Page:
Researching mangroves and fishing livelihoods in Cambodia

Nereus Fellow, Rachel Seary, a PhD Student at the University of Cambridge and the United Nations Environment World Conservation Monitoring Centre, has just returned from Cambodia, where she conducted a month long fieldwork period aimed at understanding the links between mangroves and fishing community livelihoods.

This research trip, which was funded by the Royal Geographical Society (with IBG) Postgraduate Research Award, comprised the second of Rachel’s two comparative studies of fishing communities living within close proximity of a mangrove forest, the first being a study of the Jembrana Regency of Bali, Indonesia. This study focussed on the Peam Krasaop Commune, a commune of 304 families, occupying three villages in the Peam Krasaop Wildlife Sanctuary, Koh Kong Province. The Peam Krasaop Wildlife Sanctuary (PKWS) was established as a protected area in 1993 due to its unique mangrove habitat.

Nereus Fellow, Rachel Seary, in New Peam Krasaop Village, the focus of her study of mangrove-fishery livelihoods, Koh Kong Province, Cambodia.

Prior to establishment of the sanctuary, the area was a largely active site of charcoal production, a lucrative industry which attracted many families to the area and since the illegalisation of mangrove cutting for charcoal production in 1987 and of buying and selling in 1999, the area has become popular for fishing activity. This made for an interesting study of a community whose livelihoods rely on fishing in or close to the mangrove forest, whilst also having lived through periods of mangrove destruction in the area’s recent history.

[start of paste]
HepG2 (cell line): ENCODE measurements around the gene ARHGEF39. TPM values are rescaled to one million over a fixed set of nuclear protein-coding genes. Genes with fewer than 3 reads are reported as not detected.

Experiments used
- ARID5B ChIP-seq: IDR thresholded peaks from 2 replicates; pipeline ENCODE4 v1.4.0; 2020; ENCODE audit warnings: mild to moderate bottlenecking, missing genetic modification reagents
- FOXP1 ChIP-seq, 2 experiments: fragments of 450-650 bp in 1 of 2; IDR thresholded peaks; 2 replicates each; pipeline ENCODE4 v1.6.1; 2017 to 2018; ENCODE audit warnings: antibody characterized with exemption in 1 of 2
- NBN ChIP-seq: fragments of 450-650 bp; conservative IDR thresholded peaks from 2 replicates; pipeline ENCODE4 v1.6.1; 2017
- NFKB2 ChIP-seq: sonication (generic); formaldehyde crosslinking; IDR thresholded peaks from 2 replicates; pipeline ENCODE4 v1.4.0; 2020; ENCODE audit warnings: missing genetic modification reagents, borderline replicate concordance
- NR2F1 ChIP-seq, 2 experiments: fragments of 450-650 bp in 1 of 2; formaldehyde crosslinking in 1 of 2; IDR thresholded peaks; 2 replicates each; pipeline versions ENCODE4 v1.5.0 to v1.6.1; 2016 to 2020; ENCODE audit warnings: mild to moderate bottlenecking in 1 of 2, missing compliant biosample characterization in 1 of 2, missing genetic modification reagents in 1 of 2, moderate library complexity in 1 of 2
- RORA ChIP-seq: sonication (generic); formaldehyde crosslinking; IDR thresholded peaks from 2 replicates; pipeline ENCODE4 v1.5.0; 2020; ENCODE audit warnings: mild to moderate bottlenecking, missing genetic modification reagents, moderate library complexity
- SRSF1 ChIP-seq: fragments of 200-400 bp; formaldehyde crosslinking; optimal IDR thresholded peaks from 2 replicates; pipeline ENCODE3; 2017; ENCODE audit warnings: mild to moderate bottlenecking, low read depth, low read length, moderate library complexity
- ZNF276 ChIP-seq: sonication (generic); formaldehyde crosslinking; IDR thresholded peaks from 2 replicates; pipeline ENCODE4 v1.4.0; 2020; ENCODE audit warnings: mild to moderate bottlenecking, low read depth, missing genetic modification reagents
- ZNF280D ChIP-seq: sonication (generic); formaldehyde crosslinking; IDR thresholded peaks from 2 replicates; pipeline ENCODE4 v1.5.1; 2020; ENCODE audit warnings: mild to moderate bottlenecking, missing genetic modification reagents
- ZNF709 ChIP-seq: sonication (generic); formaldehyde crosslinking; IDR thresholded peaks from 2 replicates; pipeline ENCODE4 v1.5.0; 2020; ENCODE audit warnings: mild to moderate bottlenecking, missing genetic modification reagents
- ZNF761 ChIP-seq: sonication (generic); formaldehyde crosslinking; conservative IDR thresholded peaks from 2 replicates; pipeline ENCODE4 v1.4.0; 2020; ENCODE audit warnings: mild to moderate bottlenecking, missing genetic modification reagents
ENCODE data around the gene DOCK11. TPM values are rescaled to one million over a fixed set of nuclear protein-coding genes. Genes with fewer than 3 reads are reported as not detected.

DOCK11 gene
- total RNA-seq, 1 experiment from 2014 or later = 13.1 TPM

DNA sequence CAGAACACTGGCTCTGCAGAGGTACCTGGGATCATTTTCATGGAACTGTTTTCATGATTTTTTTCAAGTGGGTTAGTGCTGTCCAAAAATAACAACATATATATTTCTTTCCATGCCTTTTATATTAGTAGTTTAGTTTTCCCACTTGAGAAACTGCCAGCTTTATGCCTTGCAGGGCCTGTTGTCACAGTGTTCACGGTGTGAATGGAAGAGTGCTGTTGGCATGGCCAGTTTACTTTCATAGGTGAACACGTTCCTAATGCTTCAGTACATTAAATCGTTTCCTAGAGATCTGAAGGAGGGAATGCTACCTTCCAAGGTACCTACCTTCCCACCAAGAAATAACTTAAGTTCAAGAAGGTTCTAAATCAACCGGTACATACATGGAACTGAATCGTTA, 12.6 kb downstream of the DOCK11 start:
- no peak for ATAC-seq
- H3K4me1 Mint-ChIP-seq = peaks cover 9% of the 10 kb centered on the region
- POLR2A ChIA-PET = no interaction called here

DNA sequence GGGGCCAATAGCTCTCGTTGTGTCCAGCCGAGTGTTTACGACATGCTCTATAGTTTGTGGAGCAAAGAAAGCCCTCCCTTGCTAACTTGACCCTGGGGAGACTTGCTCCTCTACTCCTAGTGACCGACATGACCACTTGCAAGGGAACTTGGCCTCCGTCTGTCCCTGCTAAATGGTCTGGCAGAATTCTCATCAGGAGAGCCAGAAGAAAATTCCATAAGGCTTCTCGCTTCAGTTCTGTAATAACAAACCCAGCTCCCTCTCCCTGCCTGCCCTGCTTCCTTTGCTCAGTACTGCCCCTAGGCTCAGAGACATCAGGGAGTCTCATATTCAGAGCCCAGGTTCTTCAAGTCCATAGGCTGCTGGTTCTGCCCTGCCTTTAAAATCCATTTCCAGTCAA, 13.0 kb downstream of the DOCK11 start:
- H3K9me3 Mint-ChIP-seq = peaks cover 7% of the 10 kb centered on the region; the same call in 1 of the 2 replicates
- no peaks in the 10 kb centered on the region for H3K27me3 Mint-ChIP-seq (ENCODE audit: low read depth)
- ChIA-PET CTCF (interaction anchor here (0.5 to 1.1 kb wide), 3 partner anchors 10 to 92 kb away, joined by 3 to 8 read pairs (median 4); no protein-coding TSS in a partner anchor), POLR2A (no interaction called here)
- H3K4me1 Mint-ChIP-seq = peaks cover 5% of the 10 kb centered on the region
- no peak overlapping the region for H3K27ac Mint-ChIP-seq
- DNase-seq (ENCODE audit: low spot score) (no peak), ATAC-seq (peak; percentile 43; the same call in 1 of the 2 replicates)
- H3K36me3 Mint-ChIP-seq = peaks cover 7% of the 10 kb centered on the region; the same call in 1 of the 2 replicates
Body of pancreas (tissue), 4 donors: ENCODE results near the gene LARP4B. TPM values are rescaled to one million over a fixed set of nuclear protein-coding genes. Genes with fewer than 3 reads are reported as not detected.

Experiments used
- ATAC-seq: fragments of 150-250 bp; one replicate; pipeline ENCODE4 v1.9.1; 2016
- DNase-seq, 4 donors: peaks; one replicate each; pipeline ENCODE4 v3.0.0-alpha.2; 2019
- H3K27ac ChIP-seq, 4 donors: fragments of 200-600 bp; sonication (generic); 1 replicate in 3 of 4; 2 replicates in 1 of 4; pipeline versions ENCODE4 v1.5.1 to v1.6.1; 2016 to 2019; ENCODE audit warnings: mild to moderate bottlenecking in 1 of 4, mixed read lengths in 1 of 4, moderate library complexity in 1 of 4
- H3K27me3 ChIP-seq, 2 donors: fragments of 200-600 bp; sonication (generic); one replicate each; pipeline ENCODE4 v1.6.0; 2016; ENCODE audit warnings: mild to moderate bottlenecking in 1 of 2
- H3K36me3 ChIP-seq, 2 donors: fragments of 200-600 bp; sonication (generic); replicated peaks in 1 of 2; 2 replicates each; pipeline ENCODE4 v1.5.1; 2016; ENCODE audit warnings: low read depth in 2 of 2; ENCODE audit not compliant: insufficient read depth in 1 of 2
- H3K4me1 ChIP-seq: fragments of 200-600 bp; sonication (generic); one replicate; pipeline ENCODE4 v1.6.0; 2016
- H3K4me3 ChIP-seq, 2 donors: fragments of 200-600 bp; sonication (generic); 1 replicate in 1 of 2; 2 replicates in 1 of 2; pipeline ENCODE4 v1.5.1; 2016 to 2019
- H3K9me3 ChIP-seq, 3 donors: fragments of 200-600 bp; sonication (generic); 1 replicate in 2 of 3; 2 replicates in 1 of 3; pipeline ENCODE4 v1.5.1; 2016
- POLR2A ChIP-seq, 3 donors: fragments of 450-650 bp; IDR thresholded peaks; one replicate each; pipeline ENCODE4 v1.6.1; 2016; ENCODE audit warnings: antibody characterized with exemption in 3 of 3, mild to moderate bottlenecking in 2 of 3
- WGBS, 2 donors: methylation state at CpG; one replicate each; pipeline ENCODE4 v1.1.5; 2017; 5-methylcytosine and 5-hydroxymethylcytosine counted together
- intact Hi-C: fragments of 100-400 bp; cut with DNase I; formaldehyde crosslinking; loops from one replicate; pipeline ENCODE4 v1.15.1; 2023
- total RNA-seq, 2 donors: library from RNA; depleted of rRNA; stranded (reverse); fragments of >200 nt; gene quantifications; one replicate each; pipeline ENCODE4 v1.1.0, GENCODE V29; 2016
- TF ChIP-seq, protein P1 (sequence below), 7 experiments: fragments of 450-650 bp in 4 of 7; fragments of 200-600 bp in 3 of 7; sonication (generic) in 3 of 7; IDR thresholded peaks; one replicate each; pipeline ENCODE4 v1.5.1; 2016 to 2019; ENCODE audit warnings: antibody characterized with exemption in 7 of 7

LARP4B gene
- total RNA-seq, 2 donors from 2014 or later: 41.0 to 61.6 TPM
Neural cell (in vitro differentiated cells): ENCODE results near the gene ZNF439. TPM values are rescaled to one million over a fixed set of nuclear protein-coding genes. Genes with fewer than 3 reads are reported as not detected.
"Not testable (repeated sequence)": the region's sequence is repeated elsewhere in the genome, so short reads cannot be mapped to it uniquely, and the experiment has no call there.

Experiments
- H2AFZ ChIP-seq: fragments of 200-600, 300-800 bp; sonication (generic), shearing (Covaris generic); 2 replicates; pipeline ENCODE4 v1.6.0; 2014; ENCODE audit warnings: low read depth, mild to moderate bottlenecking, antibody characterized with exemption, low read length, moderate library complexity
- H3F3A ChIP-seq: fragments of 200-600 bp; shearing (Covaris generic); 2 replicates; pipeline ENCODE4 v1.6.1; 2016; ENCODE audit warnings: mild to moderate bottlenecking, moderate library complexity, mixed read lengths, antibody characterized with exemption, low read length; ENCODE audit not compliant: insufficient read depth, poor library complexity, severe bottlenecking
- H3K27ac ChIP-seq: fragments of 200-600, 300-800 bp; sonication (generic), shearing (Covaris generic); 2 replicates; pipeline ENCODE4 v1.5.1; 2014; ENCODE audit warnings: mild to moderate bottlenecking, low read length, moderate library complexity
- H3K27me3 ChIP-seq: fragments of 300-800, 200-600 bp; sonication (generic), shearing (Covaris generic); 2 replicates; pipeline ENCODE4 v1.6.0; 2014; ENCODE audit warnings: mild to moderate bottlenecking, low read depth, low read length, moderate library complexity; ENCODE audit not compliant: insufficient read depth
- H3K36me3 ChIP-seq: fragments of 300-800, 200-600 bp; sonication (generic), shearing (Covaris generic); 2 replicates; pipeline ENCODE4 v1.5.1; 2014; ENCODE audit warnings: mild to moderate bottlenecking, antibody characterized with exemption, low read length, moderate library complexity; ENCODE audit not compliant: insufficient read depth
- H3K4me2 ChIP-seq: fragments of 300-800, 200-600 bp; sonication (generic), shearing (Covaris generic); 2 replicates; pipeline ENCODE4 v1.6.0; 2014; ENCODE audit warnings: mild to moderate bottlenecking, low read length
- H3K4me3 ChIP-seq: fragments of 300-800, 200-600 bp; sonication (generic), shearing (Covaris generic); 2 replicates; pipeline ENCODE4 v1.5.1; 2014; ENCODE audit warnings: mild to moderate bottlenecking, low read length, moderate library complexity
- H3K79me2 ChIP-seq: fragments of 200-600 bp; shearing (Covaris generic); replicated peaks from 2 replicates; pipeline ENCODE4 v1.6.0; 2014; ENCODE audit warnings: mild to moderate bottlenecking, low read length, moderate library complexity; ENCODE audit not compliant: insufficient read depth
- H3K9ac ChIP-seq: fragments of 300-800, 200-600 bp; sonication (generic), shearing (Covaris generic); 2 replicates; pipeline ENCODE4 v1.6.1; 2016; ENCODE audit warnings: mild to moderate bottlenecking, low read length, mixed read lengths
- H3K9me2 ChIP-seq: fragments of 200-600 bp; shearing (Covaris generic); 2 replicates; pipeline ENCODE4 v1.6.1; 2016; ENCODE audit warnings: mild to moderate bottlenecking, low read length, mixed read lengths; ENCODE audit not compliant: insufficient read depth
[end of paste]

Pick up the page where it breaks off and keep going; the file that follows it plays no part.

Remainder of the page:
New Peam Krasaop Village in Peam Krasaop Wildlife Sanctuary, a fishing village mainly built on wooden stilts, surrounded by mangrove forest.

Rachel’s research primarily consisted of conducting interviews with families in the Peam Krasaop Commune who conduct either small-scale or subsistence fishing. These included fishers using various methods and targeting various fish and seafood products, including those who directly harvest from the mangrove and those who fish primarily at sea. Discussions aimed to understand the target catches, choice of fishing sites and methods of fishers in the wildlife sanctuary as well as their perception of mangrove importance or change over time.

A woman processes dried shrimp for sale, caught in the Peam Krasaop Wildlife Sanctuary, in Old Peam Krasaop Village, Koh Kang, Koh Kong Province.

Discussions frequently turned to diversification of occupations within the region from what was once solely a fishing village, to an increasing popularity of small-scale green mussel culture, as well as a shift towards non- marine resource dependent occupations in younger generations. Rachel’s analysis will therefore investigate the current benefit that communities in the Peam Krasaop Commune receive from their direct and indirect use of the mangrove forest but also the adaptive capacity of the commune to future environmental change and changing dependence on the mangrove forest in the Peam Krasaop Wildlife Sanctuary.

Observing mud clam landings at New Peam Krasaop Village Port, Peam Krasaop Wildlife Sanctuary, Kog Kong Province, Cambodia. Photo credit: Isobel Shears.